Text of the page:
Buttercup and Star are in the middle school musical, and the practices are getting long and frequent, gearing up for next month's production.
   Buttercup will be graduating from 8th grade soon (It's a big deal for our school, since the kids have all been together since kindergarten.), and there are tons of 8th grade activities between now and then.
  Turken will be doing the introduction to the school Mass (reading a paragraph in front of 600 people!) as soon as spring break is over.
 Giant has been working so hard on his country project and will finally participate in the parade of countries at school tomorrow (which means rolling and toothpicking lots and lots of Canadian bacon tonight).  Plus, he just found out he has the part of the March Hare the 6th grade's musical.  (The trial of Alice from Alice in Wonderland.)
   Phoenix has been really improving in volleyball and has moved up to a starting position on the team.  Plus, he has been asked to participate in a state-wide Math competition.  Only a couple of other freshman were asked, so he's pretty excited.  Most importantly, though, he will be receiving the Sacrament of Confirmation in a few weeks.

Four:  We have had it with this crappy weather (It snowed yesterday!), so we are blowing this popsicle stand.  The kids and I are heading out for spring break.  Don't ask me where we're going.  I have no idea.  We're just going to drive south, stopping whenever something catches our eyes. The only stop I know we will be making is in Kentucky to pick up my mom. It will either be a raging success, full of fun and adventure, or an epic disaster, full of car trouble and grouchiness.  We will spend a week on the road, or three days, depending on which way it goes.  I won't be blogging each day, but I'll be taking notes.  And I'll be posting photos of it all on Instagram, in case you want to follow along.  (Search for "inthecoop")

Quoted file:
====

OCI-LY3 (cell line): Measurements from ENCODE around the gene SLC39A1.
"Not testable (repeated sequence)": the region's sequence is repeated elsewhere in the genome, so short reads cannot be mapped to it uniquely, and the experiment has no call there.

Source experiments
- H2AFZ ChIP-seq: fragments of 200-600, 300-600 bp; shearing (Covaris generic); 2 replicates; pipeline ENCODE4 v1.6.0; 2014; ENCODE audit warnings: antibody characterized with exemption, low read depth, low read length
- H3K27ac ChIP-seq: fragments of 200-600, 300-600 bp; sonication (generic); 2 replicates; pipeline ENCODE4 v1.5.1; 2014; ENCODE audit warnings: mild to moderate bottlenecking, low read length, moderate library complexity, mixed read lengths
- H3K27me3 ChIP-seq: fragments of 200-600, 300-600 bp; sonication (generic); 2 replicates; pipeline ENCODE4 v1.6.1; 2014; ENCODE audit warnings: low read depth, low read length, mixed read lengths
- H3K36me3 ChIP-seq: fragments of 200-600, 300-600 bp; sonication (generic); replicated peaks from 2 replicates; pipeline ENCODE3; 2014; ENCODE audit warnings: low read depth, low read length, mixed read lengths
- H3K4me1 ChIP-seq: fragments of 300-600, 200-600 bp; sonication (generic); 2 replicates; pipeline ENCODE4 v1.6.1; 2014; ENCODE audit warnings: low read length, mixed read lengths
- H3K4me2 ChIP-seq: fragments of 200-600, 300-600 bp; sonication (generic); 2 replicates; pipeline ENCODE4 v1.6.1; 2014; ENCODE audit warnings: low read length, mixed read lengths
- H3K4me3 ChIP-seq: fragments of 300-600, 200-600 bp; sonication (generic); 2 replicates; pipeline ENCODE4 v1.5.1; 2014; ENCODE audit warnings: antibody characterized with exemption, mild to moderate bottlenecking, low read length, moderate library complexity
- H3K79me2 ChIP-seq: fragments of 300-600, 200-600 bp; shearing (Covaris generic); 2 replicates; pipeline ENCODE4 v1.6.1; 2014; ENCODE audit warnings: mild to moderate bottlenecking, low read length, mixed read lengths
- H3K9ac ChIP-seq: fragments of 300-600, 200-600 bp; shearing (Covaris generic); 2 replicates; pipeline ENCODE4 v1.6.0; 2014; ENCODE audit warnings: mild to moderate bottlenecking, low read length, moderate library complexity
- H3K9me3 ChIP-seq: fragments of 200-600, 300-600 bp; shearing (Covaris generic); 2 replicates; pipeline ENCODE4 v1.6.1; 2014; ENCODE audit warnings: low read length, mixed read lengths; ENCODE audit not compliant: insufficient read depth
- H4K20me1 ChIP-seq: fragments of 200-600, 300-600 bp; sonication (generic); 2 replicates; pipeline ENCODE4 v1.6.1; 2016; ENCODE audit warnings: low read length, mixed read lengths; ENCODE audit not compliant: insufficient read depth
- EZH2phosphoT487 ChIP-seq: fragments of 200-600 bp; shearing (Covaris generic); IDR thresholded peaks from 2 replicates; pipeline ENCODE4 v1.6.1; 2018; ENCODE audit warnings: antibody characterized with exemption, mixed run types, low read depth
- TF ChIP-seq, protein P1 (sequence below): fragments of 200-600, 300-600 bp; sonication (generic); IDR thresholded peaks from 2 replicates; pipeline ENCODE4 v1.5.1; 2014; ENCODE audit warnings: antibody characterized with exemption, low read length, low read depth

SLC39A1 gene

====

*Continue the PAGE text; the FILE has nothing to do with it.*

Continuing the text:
Look for the post titled, "What Do You Get When You Load Six Kids and Your Mother in a Van, Then Take Off On a Vacation With No Reservations or Even an Idea of Where to Go?"  It could be up anytime between Tuesday and Sunday.

Place your bets.

Have a lovely day!

Saturday, March 22, 2014

Prom Dresses, Old Dogs, and Photos. Always the Photos. TToT Week 40

My Bible study group was getting together at the park Friday afternoon, seeing as we were having another gorgeous day.  I had to text them to say I couldn't make it.  "I will be collapsing on the couch from exhaustion."  At noon.

Bryan has been out of town this week, and I am worn out.  Bushed.  Drained.  Run over by a herd of buffalo, then for good measure, trampled by wild horses and drug 1000 yards before being rolled down a well-used ski slope.